The Cotton States League gained full strength in 1948 with the addition of the Natchez Indians and Pine Bluff. But once again, it was the Greenwood Dodgers leading the way with their second championship in a row. The Hot Springs Bathers defeated the Greenwood Dodgers in the playoffs 4 games to 3. Labe Dean of Greenwood set a new Cotton States League low in ERA at 1.34. The Cotton States League's first all-star game was played in Greenwood.
Greenwood continued it's Cotton States League superiority by winning the division three years in a row during the 1949 season. The Dodgers won 84-56 to land the top spot again, but lost to Pine Bluff in the playoffs. Tommy Graham, Pine Bluff Cardinals, and Elwood May, Greenwood Dodgers, both were 20 game winners.
The Pine Bluff Judges won the league crown in 1950 as Greenwood fell to fifth place at 69-69. Future New York Yankee Ryne Duren of the Pine Bluff Cardinals, led the league with 233 K's. Lou Landini of Greenwood was chosen as the league's all-star catcher.
In 1951, the Greenwood Dodgers finished in second place in the regular season and was eliminated in the playoffs by Pine Bluff. The official all-star team included Greenwood Dodgers players Fred Waters and Carl Tumlinson. Tumlinson hit a HR in the all-star game and Greenwood Dodger pitcher Hugh Moxley was the winning pitcher as the Mississippi all-stars beat the Ark-La all-stars.
1952 was to be the last year for professional baseball in Greenwood, which had it's origins back to 1910. The parent team, the Brooklyn Dodgers, decided not to operate a club in Greenwood in 1953. The record of the club had been excellent, but the income had been insufficient to cover operating expenses. Greenwood finished in 3rd place at 70-56 and lost in the playoffs to the Natchez Indians. John Tidwell batted .311 and John Forizs was 20-8, to lead the team in hitting and pitching. On August 8th, Karl Spooner struck out 19 batters to tie a CSL record.
Greenwood sent many players to the major leagues:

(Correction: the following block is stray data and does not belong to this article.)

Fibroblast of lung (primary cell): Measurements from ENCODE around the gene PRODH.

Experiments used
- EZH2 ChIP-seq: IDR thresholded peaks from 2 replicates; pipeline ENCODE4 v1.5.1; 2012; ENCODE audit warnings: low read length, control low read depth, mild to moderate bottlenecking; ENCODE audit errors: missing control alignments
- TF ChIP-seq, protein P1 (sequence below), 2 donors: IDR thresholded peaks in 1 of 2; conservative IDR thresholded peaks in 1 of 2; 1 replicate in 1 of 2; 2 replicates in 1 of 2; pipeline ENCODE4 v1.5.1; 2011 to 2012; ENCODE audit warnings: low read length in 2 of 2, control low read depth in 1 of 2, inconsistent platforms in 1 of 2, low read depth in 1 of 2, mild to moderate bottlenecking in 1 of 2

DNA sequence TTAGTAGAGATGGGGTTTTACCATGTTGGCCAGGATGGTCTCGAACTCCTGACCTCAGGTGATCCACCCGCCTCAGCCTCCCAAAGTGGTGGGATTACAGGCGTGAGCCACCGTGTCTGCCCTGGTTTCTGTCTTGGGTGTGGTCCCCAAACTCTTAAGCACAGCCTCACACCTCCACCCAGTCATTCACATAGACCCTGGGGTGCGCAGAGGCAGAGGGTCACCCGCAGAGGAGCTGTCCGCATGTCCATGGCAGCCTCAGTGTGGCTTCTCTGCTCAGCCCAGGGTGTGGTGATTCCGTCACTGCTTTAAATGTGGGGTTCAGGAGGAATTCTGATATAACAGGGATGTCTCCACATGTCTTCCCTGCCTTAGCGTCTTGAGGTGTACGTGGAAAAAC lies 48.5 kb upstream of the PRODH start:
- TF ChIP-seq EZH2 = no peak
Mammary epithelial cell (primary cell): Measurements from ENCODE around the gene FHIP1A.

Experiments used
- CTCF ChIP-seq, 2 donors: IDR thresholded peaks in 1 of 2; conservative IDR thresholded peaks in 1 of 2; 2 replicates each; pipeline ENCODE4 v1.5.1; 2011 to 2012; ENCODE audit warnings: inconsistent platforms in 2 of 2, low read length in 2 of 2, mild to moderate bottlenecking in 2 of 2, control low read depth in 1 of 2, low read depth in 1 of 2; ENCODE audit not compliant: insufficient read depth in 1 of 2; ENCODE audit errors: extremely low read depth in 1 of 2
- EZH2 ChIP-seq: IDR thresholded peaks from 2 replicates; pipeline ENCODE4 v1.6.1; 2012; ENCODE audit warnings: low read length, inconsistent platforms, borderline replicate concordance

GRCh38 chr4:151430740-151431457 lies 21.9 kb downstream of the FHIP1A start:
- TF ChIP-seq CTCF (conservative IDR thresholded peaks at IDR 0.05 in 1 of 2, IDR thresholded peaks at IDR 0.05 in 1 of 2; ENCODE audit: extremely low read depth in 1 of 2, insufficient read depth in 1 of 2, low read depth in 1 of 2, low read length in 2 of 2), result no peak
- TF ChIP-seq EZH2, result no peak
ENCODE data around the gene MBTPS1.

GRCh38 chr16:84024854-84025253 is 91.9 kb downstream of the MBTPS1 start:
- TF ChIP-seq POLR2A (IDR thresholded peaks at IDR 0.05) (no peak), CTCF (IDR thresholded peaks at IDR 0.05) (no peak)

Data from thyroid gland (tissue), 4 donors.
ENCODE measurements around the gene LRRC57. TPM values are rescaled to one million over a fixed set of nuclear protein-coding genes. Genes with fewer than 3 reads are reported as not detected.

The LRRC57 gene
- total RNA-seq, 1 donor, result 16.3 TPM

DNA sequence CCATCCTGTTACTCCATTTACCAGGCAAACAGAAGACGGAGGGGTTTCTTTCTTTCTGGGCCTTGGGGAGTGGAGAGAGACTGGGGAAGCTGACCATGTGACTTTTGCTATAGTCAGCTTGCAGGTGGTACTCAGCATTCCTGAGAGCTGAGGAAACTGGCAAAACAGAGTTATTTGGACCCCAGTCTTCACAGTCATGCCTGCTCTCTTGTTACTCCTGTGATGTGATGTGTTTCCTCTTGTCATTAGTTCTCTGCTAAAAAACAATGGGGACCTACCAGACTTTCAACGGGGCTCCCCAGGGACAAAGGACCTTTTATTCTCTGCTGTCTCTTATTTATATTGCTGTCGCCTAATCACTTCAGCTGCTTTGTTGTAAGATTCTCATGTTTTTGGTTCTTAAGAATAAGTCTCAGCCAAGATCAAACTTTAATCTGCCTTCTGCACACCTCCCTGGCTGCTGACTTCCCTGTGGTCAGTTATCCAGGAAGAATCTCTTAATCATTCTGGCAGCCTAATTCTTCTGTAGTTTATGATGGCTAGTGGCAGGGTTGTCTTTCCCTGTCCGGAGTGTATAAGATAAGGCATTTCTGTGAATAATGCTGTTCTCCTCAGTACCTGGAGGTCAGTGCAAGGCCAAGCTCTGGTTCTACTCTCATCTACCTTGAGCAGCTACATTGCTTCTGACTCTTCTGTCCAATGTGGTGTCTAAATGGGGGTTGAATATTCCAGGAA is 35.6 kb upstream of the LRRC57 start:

|Name||Year in Greenwood||Major League Team|
|Ed Irwin||1911||Detroit Tigers|
|Pat McGehee||1911||Detroit Tigers|
|Ollie Welf||1911||Cleveland Indians|
|Horace Leverette||1911||St. Louis Browns|
|Dummy Murphy||1912||Philadelphia Phillies|
|George Murray||1920||Yankees, Red Sox, Washington, Chicago|
|Hugh Critz||1920-1921||Reds, Giants|
|Red Lucas||1921||Reds, Pirates|
|George Gill||1934||Browns, Tigers|
|Bud Bates||1934||Philadelphia Phillies|
|Benny McCoy||1934||A's, Tigers|
|Roy Cullenbine||1934||Tigers, Yankees, Browns, Dodgers|
|Oscar Judd||1935||RedSox, Phillies|
|Bob Scheffing||1935||Cubs, Reds|
|Tom Sunkel||1935||Cardinals, Dodgers|
|Tom Lanning||1936||Philadelphia Phillies|
|Tom Ferrick||1936||Browns, Yankees|
|Turkey Tyson||1938||Philadelphia Phillies|
|Bob Chipman||1939||Cubs, Braves|
|Fred 'Papa' Williams||1939||Cleveland Indians|
|Ray Moore||1947||Dodgers, Orioles, WhiteSox, Senators, Twins|
|Fred Waters||1949 & 1951||Pirates|
|Norm Larker||1950||Dodgers, Colt 45's, Braves, Giants|
|George Witt||1950||Pirates, Angels, Colt 45's|
|Dick Gray||1951||Dodgers, Cardinals|
|Danny McDevitt||1952||Dodgers, Yankees, Twins, A's|
Former major league players who played in Greenwood:
|Name||Year in Greenwood||Major League Team|
|Orth Collins||1911||Yankees, Senators|
|George 'Scoops' Carey||1911||Baltimore(NL), Louisville(NL), Washington(AL)|
|Rebel Oaks||1921||Reds, Cardinals, Pittsburgh Rebels(FL)|
|Sam Vick||1922||Yankees, RedSox|
|Irv Stein||1934||Philadelphia Athletics|
|Carlos Moore||1935||Washington Senators|
|Elmer Yoter||1938||A's, Indians, Cubs|
|Fred Bennett||1938||St. Louis Browns, Pittsburgh Pirates|
|Bill Patton||1938||Philadelphia Athletics|
Perhaps the two most famous former Greenwood players were Walter Alston and Hughie Critz. Alston played his first professional season in Greenwood in 1935 and was promoted to the parent St. Louis Cardinals for the 1936 season, where he struck out in the only at bat of his major league career. He was manager of the Brooklyn and Los Angeles Dodgers for 23 seasons and was elected to the Baseball Hall of Fame in 1983.
Critz played for Greenwood in 1920 and 1921, and after seasons in Memphis and Minneapolis, he was sold to the Reds for the 1924 season. He played there until he was traded to the New York Giants in 1930. Critz starred at 2B until he retired following the 1935 season. He played for the 1933 World Champion New York Giants.